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Archive for May 4th, 2008

The notes from my last stop in Bologna have been lying around – I never got around to typing them out. What I had hoped to be the highlight of my visit turned out to be quite a disappointment.

It was a warm day, but it was getting chillier, even if a visiting Northerner could be fooled to believe ti was spring, despite the calendar only showing February. I took the bus from my hotel down to the historical centre, but getting a decent beer in the afternoon was not easy – Italy can be worse than Britain used to be, with beer bars only opening sometime around eight.

20 minutes walk from the touristy stuff, in a rather anonymous area, I reach my destination – the Bibo brewpub. It was easy to find – a big sign on the wall of a modern shopping and entertainment complex.

A rather young and trendy crowd. The menu was printed on a torn “handmade” paper, offering a number of small dishes. The Italian kitchen actually has a good range of food that is splendid with beer. On offer here were a number of pasta dishes with various fillings and sauces. I picked a bruscetta.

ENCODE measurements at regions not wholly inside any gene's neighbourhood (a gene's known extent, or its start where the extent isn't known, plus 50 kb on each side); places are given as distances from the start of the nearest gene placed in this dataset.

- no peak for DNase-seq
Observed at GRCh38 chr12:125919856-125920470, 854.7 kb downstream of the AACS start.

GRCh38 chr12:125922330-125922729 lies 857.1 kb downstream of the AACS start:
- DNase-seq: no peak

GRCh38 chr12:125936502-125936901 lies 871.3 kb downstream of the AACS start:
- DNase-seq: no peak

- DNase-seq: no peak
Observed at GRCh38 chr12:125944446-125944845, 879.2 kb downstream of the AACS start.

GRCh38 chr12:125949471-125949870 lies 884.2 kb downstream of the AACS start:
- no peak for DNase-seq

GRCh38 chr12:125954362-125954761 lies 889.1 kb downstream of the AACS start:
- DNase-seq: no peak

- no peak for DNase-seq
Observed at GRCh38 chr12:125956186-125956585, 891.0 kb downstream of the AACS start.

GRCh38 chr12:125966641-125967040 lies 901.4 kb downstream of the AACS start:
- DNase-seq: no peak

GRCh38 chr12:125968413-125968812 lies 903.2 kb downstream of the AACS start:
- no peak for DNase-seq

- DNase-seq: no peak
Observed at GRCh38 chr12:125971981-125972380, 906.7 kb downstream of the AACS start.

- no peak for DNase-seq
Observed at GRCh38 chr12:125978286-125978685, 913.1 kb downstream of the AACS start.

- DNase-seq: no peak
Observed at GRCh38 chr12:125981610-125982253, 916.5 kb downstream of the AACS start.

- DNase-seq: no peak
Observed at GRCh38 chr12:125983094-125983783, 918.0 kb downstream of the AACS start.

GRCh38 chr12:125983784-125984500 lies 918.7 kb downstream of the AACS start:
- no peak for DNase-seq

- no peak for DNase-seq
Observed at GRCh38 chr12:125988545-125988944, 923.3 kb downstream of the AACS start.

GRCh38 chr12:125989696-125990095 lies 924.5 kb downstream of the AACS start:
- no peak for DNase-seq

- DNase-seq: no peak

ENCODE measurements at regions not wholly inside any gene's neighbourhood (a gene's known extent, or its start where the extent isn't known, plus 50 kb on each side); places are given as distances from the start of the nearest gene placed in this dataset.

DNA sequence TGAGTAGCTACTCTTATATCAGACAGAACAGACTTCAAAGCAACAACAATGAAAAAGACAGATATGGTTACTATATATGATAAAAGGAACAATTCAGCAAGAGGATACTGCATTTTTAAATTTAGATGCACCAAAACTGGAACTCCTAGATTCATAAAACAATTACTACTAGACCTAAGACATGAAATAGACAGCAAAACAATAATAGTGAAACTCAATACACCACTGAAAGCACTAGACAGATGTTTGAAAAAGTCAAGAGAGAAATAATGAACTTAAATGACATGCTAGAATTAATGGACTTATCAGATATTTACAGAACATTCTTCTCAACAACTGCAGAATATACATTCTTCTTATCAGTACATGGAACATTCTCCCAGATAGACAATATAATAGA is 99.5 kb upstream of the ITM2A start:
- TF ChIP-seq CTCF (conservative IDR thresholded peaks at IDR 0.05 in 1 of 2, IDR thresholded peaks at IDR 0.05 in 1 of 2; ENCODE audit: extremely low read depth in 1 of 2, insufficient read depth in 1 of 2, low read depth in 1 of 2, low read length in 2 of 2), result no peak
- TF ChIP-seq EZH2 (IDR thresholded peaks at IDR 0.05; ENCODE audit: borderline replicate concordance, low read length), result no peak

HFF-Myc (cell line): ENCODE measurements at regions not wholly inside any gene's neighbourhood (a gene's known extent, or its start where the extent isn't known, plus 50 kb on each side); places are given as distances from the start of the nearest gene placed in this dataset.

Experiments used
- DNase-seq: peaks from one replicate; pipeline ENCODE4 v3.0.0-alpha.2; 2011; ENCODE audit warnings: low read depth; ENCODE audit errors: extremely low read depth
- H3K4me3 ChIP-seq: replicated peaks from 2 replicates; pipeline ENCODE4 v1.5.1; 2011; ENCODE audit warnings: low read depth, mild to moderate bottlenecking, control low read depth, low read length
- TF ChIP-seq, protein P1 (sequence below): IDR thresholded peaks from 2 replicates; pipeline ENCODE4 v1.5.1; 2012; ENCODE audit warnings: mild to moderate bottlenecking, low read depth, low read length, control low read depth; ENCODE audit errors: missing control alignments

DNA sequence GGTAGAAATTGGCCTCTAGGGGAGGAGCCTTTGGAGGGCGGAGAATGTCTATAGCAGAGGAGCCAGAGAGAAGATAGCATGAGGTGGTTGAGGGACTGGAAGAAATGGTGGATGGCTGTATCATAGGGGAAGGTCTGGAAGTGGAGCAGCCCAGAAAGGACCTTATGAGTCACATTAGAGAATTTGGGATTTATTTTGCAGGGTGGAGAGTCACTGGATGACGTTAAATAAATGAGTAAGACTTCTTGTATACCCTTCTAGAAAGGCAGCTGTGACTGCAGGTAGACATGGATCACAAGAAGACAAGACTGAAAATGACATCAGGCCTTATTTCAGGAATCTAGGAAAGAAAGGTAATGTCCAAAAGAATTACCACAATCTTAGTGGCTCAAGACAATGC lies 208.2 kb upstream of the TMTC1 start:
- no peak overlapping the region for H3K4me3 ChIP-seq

A look at the beer sdisplay showed four beers on tap, and samples in shot glasses were kindly provided. There were four beers, a lager and a helles bock from the German Ahornberger and two from the White Dog brewery, a micro in the area run by an English expat.

The beers were fine, with the porter from White Dog being especially fine. But I am curious. This was supposed to be a brew pub. One guest beer would be fine, but all four of them? The brewing vessels were clearly visible in the next room, but there were no visible displays of activity as there usually are.

The first of the staff I asked was embarrassed by the question of why they did not offer any of their own brews. She mumbled something about the people downstairs.

The other barman explained that this was due to financial problems, and my understanding was they were in the process of closing down the establishment.

There are lots of micro breweries being established in Northern Italy. Some go for a local market, some have regional ambition, some go for the international market. It is a pity that some do not manage to stay in business. Hopefully there are someone willing to give Bibo a new try.

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